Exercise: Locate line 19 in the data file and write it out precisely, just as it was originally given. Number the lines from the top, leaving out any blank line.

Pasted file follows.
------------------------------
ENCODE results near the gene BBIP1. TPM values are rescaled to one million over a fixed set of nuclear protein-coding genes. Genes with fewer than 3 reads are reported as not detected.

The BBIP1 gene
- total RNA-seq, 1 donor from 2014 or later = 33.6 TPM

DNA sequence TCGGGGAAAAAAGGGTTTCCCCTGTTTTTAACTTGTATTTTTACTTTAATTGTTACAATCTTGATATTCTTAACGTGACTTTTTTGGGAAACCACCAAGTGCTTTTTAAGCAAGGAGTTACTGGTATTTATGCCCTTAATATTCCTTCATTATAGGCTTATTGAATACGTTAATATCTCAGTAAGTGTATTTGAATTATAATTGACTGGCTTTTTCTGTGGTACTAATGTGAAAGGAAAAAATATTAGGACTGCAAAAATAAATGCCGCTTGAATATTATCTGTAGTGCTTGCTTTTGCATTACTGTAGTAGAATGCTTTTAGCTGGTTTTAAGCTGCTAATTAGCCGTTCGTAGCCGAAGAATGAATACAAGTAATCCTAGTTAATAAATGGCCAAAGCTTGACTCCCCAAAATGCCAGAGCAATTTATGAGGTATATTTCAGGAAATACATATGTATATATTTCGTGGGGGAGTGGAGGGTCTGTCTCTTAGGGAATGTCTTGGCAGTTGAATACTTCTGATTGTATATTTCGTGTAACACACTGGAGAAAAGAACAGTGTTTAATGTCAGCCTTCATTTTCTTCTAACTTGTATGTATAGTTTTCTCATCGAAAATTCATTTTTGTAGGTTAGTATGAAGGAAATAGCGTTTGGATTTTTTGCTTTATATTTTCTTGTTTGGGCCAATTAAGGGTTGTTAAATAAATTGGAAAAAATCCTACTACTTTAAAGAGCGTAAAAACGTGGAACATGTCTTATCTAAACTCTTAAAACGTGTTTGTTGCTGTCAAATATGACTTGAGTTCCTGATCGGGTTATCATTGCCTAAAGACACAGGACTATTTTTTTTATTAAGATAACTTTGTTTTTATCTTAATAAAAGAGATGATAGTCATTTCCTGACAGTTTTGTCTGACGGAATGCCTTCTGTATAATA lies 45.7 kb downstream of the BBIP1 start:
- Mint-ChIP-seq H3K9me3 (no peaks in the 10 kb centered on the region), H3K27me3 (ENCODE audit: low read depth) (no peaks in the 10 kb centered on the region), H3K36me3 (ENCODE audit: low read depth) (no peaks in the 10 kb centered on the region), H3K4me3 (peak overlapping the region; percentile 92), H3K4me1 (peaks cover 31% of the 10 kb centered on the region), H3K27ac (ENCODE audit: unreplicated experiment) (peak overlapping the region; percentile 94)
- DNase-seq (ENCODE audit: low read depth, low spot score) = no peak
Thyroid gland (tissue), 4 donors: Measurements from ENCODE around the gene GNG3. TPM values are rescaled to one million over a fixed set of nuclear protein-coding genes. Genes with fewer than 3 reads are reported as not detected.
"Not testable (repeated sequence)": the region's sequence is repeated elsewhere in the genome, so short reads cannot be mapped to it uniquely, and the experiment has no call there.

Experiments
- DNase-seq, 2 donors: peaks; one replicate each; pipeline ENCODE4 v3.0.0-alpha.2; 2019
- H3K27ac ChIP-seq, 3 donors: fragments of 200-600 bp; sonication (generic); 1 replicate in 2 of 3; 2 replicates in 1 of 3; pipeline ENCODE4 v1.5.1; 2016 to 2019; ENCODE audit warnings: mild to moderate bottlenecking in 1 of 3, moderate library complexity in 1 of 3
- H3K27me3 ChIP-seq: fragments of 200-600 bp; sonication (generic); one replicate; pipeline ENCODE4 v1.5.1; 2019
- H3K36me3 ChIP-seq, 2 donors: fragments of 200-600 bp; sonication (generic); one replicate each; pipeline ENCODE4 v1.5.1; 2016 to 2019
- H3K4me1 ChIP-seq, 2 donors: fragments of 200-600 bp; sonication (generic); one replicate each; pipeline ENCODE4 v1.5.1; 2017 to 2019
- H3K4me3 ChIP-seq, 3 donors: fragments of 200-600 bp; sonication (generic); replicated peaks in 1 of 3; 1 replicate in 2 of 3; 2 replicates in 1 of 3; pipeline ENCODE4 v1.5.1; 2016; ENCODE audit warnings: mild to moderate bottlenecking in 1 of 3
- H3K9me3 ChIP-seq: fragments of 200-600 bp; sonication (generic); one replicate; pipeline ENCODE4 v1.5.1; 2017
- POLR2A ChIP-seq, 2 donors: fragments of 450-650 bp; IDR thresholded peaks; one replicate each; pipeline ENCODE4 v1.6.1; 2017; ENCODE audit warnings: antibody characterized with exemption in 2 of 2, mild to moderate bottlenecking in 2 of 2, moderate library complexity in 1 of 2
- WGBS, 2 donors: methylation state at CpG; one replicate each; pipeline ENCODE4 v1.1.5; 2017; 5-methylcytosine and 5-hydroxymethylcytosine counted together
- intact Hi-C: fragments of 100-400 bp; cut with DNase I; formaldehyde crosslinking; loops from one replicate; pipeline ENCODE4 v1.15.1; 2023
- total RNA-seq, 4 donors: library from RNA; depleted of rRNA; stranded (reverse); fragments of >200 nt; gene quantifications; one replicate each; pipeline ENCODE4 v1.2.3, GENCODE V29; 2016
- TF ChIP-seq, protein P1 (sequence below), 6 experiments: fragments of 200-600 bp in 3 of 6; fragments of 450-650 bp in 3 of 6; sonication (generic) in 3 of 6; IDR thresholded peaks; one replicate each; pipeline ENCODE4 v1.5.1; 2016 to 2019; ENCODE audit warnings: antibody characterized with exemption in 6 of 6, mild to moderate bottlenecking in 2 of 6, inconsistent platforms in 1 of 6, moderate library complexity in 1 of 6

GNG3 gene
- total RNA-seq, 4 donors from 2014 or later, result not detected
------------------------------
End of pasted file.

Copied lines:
- intact Hi-C: fragments of 100-400 bp; cut with DNase I; formaldehyde crosslinking; loops from one replicate; pipeline ENCODE4 v1.15.1; 2023